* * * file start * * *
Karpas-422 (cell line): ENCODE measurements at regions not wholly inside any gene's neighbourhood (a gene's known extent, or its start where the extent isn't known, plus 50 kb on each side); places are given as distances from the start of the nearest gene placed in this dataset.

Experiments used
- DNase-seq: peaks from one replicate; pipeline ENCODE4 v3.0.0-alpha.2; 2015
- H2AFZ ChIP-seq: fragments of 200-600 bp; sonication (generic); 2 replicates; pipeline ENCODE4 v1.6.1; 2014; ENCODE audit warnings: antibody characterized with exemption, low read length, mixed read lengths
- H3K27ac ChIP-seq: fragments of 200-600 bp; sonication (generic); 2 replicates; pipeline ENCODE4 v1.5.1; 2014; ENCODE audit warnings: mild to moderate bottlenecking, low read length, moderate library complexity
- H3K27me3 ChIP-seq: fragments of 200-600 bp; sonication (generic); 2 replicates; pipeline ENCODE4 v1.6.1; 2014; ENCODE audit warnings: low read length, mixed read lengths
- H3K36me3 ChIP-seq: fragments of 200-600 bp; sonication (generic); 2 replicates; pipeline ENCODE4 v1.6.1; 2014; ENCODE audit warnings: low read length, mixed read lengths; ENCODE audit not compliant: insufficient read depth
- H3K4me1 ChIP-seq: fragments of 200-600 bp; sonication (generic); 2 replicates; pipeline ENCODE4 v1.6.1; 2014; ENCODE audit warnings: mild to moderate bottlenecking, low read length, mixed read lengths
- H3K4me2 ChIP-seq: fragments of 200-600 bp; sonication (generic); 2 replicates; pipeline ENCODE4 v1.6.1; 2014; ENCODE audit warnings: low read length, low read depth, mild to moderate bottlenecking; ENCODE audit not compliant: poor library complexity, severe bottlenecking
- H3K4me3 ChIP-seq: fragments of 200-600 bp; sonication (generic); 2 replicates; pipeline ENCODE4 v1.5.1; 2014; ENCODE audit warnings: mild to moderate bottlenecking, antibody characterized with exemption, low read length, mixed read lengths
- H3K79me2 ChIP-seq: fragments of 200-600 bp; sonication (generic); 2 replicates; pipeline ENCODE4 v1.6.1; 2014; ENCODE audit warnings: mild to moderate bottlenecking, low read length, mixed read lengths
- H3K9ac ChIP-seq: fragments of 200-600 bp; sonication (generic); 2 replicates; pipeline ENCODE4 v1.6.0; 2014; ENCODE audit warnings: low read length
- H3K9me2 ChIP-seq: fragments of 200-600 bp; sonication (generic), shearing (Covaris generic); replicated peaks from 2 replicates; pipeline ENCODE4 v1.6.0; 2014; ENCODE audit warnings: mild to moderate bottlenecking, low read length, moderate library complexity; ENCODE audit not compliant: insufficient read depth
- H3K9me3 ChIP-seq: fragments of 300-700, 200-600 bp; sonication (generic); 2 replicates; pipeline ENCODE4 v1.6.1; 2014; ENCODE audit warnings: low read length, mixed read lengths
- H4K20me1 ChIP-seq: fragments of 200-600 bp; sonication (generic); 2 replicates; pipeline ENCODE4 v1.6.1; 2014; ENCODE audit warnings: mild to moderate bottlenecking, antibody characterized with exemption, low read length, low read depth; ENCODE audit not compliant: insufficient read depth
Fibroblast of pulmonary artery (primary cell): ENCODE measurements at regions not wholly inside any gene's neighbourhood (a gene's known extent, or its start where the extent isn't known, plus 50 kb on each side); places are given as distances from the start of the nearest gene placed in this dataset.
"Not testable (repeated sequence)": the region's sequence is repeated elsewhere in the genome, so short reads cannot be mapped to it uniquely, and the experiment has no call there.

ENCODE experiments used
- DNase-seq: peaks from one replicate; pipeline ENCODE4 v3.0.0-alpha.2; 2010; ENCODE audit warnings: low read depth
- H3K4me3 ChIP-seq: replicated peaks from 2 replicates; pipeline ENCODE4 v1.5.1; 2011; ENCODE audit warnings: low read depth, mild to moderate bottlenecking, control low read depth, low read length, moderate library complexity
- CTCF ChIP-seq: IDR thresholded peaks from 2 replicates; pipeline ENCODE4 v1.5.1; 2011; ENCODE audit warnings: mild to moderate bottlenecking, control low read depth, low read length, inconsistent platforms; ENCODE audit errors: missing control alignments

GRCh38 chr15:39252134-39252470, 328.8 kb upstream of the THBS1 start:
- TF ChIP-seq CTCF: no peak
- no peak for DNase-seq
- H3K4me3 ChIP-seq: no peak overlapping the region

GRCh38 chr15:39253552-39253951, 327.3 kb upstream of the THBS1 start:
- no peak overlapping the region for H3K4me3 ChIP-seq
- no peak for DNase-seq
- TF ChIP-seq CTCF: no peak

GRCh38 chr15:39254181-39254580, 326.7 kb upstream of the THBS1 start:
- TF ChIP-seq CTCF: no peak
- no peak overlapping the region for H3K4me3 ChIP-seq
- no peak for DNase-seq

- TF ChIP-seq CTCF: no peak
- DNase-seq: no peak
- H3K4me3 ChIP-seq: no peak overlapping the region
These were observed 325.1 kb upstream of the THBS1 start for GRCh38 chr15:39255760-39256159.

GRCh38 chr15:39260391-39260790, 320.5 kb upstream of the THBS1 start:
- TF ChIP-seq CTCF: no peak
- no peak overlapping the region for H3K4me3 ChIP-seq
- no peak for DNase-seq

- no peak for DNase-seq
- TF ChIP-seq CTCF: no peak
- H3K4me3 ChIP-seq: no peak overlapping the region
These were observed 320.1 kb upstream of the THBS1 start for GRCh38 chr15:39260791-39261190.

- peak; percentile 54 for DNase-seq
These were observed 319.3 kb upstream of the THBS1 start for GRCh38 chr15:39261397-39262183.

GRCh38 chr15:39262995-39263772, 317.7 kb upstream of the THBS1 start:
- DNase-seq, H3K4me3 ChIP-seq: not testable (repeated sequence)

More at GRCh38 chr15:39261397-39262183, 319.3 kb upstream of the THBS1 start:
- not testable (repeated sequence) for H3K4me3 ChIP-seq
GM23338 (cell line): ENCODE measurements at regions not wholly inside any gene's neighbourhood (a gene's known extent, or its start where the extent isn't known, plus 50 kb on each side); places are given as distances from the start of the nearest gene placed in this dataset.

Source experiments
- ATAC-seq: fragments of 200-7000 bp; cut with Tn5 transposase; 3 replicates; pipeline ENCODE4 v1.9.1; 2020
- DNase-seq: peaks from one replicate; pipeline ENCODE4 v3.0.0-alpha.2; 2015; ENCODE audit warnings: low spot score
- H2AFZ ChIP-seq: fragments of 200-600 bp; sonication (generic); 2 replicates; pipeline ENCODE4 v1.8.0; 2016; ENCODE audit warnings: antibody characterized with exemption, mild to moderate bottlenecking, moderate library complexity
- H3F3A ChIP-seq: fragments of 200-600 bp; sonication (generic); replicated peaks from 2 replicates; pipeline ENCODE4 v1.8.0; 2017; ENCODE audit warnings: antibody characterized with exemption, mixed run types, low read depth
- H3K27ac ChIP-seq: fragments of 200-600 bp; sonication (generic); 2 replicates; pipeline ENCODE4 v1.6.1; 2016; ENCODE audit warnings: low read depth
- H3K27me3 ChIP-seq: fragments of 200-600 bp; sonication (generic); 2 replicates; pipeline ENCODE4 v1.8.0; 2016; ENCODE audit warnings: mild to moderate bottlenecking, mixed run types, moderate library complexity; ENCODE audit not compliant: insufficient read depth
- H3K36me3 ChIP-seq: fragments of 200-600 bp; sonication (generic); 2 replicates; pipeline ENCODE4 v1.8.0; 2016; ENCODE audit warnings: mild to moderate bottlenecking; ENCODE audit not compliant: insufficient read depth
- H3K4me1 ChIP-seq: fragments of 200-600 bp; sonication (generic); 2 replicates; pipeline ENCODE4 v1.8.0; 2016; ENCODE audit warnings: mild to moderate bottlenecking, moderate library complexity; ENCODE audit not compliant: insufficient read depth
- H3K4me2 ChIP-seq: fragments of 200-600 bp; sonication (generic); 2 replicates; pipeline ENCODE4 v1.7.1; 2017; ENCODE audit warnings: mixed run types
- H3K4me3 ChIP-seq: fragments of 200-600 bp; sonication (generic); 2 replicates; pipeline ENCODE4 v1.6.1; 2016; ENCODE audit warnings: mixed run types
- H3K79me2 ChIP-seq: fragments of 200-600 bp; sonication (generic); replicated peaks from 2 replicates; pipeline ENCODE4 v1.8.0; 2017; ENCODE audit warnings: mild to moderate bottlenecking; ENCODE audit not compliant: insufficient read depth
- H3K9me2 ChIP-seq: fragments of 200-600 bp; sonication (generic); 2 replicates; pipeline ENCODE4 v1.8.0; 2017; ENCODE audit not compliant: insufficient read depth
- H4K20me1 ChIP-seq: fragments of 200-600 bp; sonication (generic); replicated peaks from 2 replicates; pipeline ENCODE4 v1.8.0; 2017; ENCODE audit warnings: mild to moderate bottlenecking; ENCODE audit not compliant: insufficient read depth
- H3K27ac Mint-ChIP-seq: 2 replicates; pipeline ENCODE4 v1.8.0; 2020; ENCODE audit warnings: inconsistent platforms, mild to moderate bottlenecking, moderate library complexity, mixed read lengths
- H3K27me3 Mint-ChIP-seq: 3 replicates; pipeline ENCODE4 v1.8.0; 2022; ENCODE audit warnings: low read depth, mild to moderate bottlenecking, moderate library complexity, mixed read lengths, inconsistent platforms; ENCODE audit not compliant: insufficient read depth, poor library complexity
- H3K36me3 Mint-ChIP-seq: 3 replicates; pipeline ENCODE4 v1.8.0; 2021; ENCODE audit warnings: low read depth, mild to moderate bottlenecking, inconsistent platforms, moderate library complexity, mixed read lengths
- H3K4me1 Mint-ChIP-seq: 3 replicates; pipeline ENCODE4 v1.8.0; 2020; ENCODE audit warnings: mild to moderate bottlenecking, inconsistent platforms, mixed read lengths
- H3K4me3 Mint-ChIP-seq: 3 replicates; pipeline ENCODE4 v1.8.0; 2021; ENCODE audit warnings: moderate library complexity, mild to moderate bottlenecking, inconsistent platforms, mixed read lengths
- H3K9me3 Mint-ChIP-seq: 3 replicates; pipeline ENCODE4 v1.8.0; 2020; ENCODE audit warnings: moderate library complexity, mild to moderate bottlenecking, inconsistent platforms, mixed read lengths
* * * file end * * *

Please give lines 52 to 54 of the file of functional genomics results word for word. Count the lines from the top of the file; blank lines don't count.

GM23338 (cell line): ENCODE measurements at regions not wholly inside any gene's neighbourhood (a gene's known extent, or its start where the extent isn't known, plus 50 kb on each side); places are given as distances from the start of the nearest gene placed in this dataset.

Source experiments
- ATAC-seq: fragments of 200-7000 bp; cut with Tn5 transposase; 3 replicates; pipeline ENCODE4 v1.9.1; 2020